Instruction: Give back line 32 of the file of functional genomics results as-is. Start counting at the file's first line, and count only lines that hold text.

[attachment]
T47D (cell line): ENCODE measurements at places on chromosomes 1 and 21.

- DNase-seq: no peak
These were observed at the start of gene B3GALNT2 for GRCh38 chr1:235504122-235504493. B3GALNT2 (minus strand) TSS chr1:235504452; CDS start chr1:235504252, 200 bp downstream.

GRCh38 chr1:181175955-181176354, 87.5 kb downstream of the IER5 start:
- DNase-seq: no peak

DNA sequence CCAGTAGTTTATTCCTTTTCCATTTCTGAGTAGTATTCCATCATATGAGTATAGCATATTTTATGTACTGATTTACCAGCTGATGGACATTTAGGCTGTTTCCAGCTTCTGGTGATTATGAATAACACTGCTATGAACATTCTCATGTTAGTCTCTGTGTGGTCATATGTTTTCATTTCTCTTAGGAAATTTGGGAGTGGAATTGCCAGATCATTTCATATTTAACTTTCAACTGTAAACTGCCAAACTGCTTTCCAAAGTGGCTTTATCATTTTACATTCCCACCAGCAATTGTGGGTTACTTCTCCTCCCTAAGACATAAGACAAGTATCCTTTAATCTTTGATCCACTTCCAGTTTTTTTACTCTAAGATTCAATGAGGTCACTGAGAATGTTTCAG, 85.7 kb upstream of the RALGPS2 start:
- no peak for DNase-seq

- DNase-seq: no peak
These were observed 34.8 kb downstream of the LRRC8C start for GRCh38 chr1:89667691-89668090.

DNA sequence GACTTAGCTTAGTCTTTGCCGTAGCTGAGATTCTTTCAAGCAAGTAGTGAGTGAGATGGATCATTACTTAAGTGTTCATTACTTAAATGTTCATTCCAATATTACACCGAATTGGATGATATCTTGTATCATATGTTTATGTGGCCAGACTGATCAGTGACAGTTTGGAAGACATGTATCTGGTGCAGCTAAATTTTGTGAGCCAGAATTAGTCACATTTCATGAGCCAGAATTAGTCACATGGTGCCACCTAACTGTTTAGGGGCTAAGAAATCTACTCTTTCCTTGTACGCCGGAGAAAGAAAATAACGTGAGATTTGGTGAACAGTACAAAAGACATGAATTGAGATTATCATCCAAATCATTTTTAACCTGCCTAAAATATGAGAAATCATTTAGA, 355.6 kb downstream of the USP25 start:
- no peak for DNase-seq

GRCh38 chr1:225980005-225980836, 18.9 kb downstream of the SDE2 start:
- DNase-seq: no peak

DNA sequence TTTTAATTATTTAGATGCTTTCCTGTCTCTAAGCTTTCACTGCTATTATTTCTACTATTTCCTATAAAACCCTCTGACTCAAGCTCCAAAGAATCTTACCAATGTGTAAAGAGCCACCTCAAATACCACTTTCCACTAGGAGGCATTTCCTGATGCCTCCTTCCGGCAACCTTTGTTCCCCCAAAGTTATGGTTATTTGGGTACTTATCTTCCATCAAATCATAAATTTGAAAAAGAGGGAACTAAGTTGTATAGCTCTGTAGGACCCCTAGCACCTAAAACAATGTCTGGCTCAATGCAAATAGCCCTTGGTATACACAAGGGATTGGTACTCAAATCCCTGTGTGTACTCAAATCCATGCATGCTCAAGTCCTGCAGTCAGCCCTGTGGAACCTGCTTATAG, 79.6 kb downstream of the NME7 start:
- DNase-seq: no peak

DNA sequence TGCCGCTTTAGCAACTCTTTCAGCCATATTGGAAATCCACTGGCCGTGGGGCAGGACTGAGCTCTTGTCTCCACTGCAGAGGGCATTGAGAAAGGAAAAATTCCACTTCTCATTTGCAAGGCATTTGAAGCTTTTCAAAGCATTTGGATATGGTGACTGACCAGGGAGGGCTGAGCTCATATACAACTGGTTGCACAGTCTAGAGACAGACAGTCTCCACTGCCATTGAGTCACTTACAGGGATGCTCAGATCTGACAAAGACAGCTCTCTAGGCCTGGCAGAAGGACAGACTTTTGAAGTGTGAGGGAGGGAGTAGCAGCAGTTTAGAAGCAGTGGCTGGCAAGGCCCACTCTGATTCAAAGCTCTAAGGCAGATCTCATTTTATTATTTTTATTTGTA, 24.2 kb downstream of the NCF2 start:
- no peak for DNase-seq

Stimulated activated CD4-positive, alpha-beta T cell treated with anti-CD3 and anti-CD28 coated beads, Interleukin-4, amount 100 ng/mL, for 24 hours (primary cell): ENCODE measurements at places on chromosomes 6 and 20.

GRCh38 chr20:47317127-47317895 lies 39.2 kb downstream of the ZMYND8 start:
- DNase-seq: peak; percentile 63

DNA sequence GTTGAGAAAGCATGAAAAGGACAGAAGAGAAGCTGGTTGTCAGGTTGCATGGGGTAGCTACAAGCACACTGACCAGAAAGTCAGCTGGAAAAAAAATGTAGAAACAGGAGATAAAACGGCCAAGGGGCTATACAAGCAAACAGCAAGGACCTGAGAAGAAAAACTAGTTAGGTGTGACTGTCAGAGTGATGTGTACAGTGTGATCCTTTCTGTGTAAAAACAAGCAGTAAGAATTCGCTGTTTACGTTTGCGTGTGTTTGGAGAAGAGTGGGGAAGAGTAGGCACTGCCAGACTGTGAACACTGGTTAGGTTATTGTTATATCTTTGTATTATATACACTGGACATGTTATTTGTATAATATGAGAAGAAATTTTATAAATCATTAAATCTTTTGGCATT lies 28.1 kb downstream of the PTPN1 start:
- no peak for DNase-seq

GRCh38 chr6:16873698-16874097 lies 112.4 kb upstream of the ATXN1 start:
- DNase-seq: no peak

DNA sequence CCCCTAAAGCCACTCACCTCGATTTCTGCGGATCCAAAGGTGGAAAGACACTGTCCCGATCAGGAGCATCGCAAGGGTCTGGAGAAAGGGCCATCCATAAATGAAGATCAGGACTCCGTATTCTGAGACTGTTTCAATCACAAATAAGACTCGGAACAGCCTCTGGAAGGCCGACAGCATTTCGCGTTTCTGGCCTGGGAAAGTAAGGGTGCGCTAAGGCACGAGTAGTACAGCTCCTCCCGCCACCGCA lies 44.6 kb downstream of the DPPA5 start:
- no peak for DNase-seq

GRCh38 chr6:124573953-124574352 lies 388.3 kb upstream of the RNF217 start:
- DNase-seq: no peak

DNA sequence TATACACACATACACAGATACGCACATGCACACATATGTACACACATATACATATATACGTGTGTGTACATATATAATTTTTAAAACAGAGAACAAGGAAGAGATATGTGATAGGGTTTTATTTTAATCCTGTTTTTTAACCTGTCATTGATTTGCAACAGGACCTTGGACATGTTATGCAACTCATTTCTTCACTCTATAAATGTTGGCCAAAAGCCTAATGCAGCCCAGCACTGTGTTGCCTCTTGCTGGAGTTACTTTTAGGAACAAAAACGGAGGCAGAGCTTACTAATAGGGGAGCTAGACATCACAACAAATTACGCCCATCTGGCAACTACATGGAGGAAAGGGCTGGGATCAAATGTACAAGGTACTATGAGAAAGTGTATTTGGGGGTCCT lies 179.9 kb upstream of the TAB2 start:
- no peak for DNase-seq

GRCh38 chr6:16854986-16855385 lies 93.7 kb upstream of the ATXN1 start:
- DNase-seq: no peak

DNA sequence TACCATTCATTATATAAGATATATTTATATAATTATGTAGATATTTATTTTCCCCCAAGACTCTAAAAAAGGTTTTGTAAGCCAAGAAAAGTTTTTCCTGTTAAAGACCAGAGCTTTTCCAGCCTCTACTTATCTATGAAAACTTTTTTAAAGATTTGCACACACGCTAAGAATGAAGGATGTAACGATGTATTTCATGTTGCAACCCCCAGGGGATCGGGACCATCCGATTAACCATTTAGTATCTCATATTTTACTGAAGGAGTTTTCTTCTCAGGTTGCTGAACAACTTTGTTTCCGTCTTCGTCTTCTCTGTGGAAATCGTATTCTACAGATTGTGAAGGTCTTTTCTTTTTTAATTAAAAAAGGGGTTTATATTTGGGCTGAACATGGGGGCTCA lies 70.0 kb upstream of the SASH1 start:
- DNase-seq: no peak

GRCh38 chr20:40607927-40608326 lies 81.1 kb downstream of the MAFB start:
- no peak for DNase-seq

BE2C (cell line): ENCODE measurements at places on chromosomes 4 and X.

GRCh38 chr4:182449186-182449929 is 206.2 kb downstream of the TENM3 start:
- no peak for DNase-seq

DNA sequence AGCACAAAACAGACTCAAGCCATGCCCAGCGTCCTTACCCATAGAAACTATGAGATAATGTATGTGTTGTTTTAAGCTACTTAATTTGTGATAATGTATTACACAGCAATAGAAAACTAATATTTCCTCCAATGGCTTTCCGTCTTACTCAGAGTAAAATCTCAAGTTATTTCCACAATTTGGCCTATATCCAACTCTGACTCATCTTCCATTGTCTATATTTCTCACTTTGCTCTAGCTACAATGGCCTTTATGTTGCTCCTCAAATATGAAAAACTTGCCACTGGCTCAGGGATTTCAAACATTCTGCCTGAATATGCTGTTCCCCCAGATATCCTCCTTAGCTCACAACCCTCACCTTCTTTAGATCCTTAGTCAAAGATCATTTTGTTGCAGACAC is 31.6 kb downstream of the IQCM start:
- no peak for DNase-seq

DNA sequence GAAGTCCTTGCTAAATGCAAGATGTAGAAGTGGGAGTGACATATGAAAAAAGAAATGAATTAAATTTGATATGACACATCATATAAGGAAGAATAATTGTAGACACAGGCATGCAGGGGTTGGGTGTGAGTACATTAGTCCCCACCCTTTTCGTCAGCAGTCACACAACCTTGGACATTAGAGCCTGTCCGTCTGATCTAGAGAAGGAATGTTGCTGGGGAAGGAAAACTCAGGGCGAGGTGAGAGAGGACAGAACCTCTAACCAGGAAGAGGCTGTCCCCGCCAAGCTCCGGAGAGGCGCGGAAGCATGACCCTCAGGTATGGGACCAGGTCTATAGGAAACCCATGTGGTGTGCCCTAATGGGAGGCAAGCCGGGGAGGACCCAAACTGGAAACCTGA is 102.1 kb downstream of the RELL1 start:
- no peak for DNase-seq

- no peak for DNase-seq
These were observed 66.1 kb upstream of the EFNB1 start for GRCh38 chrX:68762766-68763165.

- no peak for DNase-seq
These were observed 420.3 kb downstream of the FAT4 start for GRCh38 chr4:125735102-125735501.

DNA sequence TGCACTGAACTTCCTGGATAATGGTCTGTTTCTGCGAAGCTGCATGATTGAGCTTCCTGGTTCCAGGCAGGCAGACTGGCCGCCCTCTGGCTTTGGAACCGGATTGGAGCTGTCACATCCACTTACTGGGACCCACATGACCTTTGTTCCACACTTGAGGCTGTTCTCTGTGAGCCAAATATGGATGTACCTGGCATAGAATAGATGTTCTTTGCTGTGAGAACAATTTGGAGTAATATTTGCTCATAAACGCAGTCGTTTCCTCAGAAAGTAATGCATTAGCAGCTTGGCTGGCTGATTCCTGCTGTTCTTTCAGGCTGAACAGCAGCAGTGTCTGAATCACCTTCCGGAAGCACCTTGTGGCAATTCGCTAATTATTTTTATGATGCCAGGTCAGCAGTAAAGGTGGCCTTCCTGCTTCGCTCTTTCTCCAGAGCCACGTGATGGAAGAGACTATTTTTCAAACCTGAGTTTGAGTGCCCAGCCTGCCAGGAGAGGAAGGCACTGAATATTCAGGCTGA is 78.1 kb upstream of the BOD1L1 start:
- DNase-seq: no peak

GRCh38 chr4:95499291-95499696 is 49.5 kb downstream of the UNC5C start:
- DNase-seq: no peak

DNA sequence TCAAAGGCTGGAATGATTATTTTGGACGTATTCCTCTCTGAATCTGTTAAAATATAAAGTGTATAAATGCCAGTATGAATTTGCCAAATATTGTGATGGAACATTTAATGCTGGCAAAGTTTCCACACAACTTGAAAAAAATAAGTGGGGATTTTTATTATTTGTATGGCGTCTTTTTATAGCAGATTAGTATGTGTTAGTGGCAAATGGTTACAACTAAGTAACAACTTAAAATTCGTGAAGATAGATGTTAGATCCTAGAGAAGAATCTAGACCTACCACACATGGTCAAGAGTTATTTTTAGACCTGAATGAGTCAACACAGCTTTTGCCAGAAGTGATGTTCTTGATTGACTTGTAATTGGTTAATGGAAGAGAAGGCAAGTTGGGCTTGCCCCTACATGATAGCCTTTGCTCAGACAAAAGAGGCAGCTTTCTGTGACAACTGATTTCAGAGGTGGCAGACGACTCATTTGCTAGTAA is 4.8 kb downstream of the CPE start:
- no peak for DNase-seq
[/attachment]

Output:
- DNase-seq: no peak